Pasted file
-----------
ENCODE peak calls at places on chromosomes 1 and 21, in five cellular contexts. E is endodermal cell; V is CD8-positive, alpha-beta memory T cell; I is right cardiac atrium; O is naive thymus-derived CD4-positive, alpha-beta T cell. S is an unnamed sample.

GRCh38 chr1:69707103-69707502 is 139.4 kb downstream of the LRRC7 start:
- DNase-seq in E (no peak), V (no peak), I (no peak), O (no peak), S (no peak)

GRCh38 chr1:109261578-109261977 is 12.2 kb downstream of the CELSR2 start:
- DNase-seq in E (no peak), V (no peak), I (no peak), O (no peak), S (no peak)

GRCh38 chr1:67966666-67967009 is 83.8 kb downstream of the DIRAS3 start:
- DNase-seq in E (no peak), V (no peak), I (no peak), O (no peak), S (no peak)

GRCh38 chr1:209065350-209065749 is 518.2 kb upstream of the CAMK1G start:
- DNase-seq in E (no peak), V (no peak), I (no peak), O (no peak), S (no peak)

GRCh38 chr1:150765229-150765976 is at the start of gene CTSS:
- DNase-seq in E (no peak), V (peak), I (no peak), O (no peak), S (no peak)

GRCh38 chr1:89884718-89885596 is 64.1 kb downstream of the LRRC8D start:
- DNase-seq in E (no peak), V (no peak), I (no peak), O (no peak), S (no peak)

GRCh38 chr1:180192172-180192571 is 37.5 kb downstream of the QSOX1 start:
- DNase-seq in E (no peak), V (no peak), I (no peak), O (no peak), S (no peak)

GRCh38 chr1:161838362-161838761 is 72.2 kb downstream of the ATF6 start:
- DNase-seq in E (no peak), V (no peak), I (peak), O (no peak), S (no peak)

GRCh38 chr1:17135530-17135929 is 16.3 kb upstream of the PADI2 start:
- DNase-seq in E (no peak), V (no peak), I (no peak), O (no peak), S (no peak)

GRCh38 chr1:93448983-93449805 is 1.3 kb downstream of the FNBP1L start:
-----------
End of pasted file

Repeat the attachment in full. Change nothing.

ENCODE peak calls at places on chromosomes 1 and 21, in five cellular contexts. E is endodermal cell; V is CD8-positive, alpha-beta memory T cell; I is right cardiac atrium; O is naive thymus-derived CD4-positive, alpha-beta T cell. S is an unnamed sample.

GRCh38 chr1:69707103-69707502 is 139.4 kb downstream of the LRRC7 start:
- DNase-seq in E (no peak), V (no peak), I (no peak), O (no peak), S (no peak)

GRCh38 chr1:109261578-109261977 is 12.2 kb downstream of the CELSR2 start:
- DNase-seq in E (no peak), V (no peak), I (no peak), O (no peak), S (no peak)

GRCh38 chr1:67966666-67967009 is 83.8 kb downstream of the DIRAS3 start:
- DNase-seq in E (no peak), V (no peak), I (no peak), O (no peak), S (no peak)

GRCh38 chr1:209065350-209065749 is 518.2 kb upstream of the CAMK1G start:
- DNase-seq in E (no peak), V (no peak), I (no peak), O (no peak), S (no peak)

GRCh38 chr1:150765229-150765976 is at the start of gene CTSS:
- DNase-seq in E (no peak), V (peak), I (no peak), O (no peak), S (no peak)

GRCh38 chr1:89884718-89885596 is 64.1 kb downstream of the LRRC8D start:
- DNase-seq in E (no peak), V (no peak), I (no peak), O (no peak), S (no peak)

GRCh38 chr1:180192172-180192571 is 37.5 kb downstream of the QSOX1 start:
- DNase-seq in E (no peak), V (no peak), I (no peak), O (no peak), S (no peak)

GRCh38 chr1:161838362-161838761 is 72.2 kb downstream of the ATF6 start:
- DNase-seq in E (no peak), V (no peak), I (peak), O (no peak), S (no peak)

GRCh38 chr1:17135530-17135929 is 16.3 kb upstream of the PADI2 start:
- DNase-seq in E (no peak), V (no peak), I (no peak), O (no peak), S (no peak)

GRCh38 chr1:93448983-93449805 is 1.3 kb downstream of the FNBP1L start: